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Even though the survey was designated as an interdisciplinary course, it involved no real ---- of subject matter.
(A) encapsulation
(B) organization
(C) synthesis
(D) discussion
(E) verification

B or C, considering that interdisciplinary means involving two or more different academic disciplines? Thanks for help.
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I might think (A), 'encapsulation'. If the subject matter is not 'encapsulated', the course would probably not function too well as either a survey course (usually meaning' broad scope'), or an interdisiciplinary course (usually because the subject matter is generalized).
Emotion: rolleyes But since the survey course is an overview of a broad topic or field of knowledge. Its function should be to synthesize the subject matter. -- That's my understanding.

By the way, the site's speed really gets me! frustrating
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I would submit that synthesize means to combine the subject material into something new. Encapsulate means, here, to summarize the material.

An overview involves more summarization than synthesis, though you could probably say both actions are relevant. An interdisicipinary course, let's say between music and painting, would not synthesize the information because that would make a new thing out of the disciplines; the course would summarize the material that's relevant to music and the summarize the material that's relative to painting, with probably some focus on parallelism.

In any case, it's another close call, I think.
But encapsulate just means to epitomize; to express in a brief summary. I don't think it fits the concept. And if the two relevant disciplines are synthesized, it would produce something new, though I am not sure what exactly the survey course is all about.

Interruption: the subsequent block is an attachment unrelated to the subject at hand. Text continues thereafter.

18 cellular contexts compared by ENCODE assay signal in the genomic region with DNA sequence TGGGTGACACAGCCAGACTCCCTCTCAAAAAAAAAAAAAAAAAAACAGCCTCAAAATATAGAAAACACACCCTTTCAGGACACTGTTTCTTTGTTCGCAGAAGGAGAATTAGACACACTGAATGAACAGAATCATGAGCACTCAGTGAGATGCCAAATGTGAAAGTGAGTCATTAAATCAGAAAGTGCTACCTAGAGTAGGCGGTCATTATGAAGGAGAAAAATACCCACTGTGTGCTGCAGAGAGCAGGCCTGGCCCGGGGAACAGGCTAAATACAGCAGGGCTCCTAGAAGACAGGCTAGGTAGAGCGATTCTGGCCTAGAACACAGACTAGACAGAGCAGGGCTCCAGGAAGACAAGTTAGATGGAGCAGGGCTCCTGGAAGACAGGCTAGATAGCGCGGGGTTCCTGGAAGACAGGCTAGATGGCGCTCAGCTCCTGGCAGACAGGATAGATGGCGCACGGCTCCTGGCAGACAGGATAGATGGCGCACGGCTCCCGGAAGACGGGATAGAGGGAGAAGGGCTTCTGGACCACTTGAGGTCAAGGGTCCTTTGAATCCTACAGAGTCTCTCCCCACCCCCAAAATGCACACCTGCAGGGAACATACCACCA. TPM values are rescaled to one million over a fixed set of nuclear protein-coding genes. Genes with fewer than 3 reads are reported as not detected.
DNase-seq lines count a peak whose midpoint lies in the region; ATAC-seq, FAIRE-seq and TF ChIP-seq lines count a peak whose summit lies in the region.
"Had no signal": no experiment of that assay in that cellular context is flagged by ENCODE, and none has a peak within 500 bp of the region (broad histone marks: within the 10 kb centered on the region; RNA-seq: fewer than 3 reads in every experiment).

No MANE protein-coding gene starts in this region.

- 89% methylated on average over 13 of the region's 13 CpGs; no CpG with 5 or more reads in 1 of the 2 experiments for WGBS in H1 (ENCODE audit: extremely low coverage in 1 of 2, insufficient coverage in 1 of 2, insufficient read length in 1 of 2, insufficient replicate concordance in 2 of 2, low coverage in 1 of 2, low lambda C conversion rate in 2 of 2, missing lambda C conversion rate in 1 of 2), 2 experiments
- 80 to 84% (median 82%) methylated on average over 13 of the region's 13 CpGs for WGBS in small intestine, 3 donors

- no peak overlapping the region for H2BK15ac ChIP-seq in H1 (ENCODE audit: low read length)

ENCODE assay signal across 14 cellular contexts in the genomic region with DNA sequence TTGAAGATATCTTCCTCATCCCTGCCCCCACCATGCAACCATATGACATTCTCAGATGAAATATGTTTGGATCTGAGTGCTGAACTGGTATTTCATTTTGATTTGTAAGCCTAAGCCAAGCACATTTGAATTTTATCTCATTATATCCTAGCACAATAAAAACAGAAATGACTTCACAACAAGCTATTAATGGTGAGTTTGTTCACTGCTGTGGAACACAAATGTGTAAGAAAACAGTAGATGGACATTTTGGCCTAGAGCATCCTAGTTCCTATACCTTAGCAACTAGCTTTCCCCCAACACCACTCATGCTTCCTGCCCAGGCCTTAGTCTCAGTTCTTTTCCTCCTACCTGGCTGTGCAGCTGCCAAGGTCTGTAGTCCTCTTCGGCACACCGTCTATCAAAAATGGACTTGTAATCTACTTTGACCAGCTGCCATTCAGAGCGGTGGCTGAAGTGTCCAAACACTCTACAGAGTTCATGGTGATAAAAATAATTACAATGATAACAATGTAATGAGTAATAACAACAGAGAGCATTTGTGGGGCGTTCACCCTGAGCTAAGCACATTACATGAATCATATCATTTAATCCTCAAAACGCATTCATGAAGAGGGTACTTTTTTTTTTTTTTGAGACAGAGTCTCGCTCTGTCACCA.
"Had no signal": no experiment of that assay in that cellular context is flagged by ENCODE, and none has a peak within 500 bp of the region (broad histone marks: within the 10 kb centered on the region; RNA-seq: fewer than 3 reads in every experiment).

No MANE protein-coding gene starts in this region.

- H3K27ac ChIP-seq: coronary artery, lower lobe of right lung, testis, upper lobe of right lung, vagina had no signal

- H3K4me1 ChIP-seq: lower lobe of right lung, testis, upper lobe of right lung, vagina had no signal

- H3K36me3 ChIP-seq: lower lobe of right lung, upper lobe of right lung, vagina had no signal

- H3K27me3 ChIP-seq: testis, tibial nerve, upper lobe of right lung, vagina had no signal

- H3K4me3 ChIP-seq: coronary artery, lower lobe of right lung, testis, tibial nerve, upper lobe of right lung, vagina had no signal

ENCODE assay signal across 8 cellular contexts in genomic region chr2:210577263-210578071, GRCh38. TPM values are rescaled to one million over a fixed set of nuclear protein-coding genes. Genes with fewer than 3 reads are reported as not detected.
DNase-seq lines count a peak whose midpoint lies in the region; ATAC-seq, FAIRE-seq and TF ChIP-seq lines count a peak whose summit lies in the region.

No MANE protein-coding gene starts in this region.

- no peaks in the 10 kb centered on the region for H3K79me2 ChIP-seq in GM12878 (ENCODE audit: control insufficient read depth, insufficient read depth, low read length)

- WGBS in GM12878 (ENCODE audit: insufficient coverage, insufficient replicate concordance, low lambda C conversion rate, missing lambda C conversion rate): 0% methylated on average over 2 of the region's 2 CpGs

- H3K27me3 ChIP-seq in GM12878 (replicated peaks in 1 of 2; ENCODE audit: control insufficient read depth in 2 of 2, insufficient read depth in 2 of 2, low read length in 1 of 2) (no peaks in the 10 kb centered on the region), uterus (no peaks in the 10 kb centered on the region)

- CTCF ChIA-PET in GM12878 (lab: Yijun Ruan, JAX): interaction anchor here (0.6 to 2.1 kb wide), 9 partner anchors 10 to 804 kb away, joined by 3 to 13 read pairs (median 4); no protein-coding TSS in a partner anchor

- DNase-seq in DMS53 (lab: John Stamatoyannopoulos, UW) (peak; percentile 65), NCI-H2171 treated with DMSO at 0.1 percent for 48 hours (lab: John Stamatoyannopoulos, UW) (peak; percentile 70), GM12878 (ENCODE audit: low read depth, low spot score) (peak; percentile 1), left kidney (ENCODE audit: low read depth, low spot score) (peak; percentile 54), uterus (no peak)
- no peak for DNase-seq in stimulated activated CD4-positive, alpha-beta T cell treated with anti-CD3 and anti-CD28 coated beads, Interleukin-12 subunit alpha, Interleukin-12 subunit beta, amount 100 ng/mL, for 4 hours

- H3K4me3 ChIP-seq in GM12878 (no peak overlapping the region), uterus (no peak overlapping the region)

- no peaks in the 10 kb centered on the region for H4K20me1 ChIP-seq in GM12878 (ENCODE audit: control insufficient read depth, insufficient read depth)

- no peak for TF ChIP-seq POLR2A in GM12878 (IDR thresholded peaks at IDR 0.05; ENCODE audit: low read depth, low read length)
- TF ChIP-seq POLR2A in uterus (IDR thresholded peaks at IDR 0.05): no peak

Hi Jeff,

My vote: C

I'm probably wrong though...
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Well there's nothing irrelevant about epitomizing the material in a survey course. Survey courses, at least in American universities, always present a wide range of material in summary form. The stickler here is interdisciplinary, and I think that's where a legitmate argument may be had between encapsulate and synthesize.

In the sentence, 'Even though the survey was designated as an interdisciplinary course, it involved no real ---- of subject matter', if 'it' refers to survey [course], then I would go with encapsulate; if 'it' refers to disciplinary course, then I could maybe go [reluctantly] with synthesis.

Perhaps I wasn't so clear above: synthesizing subject matter is not necessarily essential to interdisciplinary studies. In my example above, what would be a synthesis of the subject matter of music and painting? Composition? Then it's a course in Composition, and the material is drawn from whatever variety of disciplines share the subject of composition. (I've taught a course like this.) I don't think composition is a synthesized subject matter, though, and certainly the disciplines can be kept separate (un-synthesized) in this kind of study.

We can maybe say here, it's not which is the right answer, but what is the supportive argument for choosing A, B, C, D, or E.
I always think of inter-disciplinary courses as lessons that put various subject matters together, hence my vote for synthesis.

Not that I really know anything about GRE verbal questions. Didn't do well the last time I took it.